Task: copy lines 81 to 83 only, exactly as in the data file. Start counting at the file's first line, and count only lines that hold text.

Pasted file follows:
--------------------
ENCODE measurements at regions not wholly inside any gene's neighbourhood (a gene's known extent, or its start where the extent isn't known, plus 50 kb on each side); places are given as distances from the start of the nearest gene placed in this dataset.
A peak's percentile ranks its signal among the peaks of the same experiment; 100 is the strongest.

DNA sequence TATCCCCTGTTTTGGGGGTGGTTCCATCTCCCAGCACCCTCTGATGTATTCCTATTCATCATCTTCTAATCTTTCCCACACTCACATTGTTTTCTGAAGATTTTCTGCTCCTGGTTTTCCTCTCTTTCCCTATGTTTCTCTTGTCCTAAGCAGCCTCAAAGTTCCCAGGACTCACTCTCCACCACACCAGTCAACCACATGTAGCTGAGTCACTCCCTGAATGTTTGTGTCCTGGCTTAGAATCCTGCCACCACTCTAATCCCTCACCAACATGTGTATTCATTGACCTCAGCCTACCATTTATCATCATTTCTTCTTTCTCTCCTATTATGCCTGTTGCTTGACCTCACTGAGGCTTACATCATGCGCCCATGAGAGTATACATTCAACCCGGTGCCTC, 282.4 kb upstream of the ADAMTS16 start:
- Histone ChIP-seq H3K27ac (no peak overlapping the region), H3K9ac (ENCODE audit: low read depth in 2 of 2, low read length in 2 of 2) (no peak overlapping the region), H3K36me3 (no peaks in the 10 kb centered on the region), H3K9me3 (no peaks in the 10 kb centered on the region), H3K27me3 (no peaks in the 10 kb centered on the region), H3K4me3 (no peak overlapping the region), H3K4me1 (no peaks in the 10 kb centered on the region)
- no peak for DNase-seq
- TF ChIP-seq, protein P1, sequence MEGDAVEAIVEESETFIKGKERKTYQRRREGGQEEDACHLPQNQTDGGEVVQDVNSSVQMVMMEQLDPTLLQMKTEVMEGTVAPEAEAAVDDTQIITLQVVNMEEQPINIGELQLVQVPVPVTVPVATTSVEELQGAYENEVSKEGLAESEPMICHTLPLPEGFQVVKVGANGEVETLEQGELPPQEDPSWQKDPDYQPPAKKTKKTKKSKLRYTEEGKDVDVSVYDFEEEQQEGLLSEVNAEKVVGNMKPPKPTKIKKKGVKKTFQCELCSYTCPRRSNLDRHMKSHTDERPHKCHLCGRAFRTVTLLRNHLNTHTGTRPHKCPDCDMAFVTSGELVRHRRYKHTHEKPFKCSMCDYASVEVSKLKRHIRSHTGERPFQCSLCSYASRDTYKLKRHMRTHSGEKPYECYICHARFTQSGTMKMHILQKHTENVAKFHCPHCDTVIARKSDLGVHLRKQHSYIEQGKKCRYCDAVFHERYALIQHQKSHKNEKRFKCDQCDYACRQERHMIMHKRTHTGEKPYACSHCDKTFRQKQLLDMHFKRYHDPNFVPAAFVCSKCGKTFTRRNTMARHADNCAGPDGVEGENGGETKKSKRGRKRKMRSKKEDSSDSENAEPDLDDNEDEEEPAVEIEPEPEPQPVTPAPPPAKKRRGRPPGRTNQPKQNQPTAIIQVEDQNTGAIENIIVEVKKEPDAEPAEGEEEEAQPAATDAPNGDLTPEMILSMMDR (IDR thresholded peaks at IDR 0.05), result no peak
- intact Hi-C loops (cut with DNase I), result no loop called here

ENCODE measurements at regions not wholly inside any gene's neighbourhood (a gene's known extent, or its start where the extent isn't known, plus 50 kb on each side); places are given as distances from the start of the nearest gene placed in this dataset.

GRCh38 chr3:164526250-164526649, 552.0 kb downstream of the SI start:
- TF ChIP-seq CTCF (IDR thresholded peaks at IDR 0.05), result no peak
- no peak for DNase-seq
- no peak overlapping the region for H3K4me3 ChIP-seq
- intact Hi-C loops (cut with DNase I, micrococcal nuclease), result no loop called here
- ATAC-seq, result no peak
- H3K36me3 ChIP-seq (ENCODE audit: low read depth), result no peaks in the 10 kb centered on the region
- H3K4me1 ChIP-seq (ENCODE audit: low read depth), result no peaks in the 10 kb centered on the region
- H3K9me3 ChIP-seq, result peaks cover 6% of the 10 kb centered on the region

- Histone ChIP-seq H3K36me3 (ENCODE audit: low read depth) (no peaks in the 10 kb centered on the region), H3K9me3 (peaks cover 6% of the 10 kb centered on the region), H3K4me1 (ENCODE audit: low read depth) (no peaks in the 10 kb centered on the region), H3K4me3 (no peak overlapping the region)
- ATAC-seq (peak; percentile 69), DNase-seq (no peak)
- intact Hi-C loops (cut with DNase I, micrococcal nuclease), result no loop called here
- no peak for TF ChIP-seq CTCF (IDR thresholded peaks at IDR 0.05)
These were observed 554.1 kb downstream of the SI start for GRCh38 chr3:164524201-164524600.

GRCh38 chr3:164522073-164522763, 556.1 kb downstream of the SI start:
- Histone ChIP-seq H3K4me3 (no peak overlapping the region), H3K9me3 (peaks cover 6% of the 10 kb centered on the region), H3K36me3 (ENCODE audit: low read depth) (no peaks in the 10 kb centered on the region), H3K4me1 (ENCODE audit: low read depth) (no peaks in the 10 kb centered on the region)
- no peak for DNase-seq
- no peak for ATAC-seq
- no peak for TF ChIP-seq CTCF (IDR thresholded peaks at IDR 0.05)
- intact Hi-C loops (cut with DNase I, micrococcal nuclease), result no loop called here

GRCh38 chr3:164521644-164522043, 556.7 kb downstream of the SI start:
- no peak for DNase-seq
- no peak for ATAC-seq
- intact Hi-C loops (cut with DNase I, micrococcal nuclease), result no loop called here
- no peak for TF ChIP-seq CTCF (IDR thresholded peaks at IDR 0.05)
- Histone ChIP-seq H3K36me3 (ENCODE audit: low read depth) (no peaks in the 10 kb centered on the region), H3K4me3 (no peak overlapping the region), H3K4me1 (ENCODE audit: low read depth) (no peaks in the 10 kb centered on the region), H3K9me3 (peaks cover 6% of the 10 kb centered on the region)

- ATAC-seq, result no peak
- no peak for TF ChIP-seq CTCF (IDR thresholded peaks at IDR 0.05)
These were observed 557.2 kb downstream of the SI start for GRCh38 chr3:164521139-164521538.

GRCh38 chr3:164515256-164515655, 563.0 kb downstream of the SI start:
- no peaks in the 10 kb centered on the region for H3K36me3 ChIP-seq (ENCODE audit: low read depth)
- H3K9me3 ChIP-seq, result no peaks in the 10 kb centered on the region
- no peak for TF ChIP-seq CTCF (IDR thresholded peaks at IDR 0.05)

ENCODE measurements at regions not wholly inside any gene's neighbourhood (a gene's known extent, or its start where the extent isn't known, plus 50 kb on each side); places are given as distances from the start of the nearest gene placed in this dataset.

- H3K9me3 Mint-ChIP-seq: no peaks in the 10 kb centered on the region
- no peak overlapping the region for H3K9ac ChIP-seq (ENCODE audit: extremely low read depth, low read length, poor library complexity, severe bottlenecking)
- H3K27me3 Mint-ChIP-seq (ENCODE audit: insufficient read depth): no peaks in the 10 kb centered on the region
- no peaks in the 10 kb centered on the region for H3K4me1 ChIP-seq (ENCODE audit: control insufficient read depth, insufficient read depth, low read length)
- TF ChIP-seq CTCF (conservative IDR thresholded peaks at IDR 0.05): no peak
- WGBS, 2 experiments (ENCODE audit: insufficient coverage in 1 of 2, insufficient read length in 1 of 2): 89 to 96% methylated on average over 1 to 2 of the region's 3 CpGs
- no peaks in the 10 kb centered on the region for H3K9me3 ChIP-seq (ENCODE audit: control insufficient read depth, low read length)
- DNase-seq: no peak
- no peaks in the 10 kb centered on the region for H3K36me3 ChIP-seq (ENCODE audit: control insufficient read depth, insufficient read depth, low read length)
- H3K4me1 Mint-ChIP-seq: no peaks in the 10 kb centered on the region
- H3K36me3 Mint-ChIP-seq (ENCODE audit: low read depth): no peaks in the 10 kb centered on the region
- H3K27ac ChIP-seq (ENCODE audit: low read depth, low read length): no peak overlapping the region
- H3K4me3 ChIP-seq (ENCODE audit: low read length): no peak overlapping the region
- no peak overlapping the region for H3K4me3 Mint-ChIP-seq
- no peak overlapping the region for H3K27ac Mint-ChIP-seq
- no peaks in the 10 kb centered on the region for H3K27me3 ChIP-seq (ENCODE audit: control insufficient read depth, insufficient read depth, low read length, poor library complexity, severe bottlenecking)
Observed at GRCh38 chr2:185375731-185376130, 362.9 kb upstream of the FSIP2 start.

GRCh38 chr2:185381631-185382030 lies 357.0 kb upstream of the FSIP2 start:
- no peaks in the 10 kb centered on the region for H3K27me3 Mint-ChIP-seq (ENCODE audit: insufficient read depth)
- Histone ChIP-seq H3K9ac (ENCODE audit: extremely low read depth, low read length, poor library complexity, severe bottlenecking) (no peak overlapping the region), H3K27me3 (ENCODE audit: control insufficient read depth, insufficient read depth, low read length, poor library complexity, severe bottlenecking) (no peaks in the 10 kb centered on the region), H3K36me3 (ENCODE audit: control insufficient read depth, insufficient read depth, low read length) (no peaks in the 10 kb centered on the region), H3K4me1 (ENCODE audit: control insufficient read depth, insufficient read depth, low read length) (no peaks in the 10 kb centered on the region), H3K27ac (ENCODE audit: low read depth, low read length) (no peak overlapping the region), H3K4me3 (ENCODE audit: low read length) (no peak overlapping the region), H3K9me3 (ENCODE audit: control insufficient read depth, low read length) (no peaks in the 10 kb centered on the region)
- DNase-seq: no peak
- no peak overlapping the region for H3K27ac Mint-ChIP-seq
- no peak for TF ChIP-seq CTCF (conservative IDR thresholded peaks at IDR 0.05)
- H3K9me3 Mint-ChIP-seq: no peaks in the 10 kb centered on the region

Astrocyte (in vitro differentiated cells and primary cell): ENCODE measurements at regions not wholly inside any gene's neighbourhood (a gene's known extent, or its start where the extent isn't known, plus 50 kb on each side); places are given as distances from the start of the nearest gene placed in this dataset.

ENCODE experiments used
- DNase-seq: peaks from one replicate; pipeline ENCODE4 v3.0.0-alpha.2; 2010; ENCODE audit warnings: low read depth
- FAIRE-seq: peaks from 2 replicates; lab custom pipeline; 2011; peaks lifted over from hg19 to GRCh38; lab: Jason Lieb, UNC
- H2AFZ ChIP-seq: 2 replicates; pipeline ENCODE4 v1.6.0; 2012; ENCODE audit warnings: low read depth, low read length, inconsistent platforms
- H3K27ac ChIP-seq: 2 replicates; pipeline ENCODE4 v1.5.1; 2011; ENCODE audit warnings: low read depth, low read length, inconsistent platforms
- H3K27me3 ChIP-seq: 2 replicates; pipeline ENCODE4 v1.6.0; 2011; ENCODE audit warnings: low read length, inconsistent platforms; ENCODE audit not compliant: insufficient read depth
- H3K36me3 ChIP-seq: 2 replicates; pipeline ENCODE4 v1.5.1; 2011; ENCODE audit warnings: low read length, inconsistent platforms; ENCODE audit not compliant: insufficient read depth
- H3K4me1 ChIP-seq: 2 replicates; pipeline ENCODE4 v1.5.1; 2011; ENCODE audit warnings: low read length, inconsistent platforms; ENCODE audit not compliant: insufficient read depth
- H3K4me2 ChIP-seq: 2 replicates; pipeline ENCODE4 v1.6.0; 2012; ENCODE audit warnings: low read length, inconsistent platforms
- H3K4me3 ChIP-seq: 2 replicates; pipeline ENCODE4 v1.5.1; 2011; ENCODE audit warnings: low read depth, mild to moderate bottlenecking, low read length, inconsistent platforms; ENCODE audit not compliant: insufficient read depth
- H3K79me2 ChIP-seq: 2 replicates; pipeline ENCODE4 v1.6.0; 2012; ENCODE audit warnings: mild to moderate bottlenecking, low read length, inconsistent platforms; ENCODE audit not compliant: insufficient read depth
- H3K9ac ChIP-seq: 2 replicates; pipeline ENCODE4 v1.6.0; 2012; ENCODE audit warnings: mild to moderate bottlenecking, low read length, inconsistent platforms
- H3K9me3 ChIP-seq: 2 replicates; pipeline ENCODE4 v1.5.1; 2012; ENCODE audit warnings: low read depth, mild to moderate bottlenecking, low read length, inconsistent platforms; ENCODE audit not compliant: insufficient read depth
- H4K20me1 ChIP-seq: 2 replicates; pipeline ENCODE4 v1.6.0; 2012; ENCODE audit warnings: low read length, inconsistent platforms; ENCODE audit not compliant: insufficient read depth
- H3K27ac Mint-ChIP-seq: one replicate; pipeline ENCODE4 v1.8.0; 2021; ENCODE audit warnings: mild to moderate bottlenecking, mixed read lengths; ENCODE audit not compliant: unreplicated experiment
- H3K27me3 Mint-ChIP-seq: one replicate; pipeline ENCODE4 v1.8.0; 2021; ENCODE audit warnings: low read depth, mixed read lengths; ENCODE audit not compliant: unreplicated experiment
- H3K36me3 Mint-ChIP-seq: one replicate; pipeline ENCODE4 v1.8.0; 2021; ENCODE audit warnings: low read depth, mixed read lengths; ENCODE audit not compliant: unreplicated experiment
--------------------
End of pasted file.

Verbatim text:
- H4K20me1 ChIP-seq: 2 replicates; pipeline ENCODE4 v1.6.0; 2012; ENCODE audit warnings: low read length, inconsistent platforms; ENCODE audit not compliant: insufficient read depth
- H3K27ac Mint-ChIP-seq: one replicate; pipeline ENCODE4 v1.8.0; 2021; ENCODE audit warnings: mild to moderate bottlenecking, mixed read lengths; ENCODE audit not compliant: unreplicated experiment
- H3K27me3 Mint-ChIP-seq: one replicate; pipeline ENCODE4 v1.8.0; 2021; ENCODE audit warnings: low read depth, mixed read lengths; ENCODE audit not compliant: unreplicated experiment